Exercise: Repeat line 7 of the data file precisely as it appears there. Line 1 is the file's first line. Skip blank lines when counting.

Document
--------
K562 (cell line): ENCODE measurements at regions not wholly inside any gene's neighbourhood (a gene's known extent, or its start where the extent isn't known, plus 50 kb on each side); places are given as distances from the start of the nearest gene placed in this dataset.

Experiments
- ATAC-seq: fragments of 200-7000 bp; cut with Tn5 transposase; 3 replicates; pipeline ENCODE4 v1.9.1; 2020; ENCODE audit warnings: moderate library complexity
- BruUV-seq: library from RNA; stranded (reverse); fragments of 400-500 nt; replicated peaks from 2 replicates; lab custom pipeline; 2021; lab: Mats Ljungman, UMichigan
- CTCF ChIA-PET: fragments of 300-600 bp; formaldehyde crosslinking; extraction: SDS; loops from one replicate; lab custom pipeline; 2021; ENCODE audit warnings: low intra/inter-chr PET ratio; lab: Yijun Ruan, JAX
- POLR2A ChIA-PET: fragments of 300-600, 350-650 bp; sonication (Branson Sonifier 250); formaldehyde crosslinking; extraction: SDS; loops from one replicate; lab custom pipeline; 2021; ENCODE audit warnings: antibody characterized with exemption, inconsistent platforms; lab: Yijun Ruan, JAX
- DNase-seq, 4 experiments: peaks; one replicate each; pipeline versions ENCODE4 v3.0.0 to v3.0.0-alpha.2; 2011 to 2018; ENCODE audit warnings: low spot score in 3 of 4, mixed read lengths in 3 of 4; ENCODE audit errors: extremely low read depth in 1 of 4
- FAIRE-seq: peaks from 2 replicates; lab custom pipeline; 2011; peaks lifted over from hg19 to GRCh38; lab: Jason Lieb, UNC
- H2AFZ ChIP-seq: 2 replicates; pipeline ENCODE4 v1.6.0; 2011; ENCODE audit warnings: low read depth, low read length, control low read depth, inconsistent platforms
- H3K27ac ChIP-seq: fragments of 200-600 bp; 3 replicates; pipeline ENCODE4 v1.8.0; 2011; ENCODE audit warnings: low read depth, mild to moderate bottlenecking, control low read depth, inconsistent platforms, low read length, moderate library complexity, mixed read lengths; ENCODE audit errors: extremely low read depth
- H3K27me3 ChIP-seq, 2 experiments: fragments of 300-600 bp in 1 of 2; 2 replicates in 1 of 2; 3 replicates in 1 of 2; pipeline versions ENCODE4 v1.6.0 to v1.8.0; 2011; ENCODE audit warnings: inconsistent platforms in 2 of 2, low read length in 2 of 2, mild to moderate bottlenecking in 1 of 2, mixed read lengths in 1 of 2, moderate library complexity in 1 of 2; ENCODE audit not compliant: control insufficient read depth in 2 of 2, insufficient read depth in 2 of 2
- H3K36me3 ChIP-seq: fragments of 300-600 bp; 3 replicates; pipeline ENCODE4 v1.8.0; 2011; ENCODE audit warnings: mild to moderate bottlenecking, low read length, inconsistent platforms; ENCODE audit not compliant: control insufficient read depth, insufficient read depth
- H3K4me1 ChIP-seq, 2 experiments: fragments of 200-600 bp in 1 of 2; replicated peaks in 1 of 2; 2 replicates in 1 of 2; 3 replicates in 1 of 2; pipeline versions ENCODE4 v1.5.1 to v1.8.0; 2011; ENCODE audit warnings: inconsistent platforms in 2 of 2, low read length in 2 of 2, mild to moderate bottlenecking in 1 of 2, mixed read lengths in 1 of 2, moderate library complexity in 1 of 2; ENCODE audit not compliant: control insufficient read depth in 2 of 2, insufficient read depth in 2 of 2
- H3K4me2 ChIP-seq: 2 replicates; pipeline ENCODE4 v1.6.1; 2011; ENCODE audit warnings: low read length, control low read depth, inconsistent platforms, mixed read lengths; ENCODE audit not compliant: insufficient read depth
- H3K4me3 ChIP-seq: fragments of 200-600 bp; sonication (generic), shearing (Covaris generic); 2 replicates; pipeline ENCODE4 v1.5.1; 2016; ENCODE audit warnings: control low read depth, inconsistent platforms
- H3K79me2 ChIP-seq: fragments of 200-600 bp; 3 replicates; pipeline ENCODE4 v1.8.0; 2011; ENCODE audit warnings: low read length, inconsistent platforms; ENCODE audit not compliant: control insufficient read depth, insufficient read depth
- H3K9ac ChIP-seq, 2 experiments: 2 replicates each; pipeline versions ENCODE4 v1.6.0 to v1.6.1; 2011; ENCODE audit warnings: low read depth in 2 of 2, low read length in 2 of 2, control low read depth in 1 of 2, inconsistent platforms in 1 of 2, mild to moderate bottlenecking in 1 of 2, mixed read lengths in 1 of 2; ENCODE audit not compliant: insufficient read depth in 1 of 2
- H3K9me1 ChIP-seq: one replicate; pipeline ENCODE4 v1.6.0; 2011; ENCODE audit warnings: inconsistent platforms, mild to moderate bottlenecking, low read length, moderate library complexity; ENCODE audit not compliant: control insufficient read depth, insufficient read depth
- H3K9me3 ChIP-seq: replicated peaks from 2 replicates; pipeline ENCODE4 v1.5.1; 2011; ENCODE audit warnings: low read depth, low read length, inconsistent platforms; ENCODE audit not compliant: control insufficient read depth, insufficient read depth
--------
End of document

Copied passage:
- DNase-seq, 4 experiments: peaks; one replicate each; pipeline versions ENCODE4 v3.0.0 to v3.0.0-alpha.2; 2011 to 2018; ENCODE audit warnings: low spot score in 3 of 4, mixed read lengths in 3 of 4; ENCODE audit errors: extremely low read depth in 1 of 4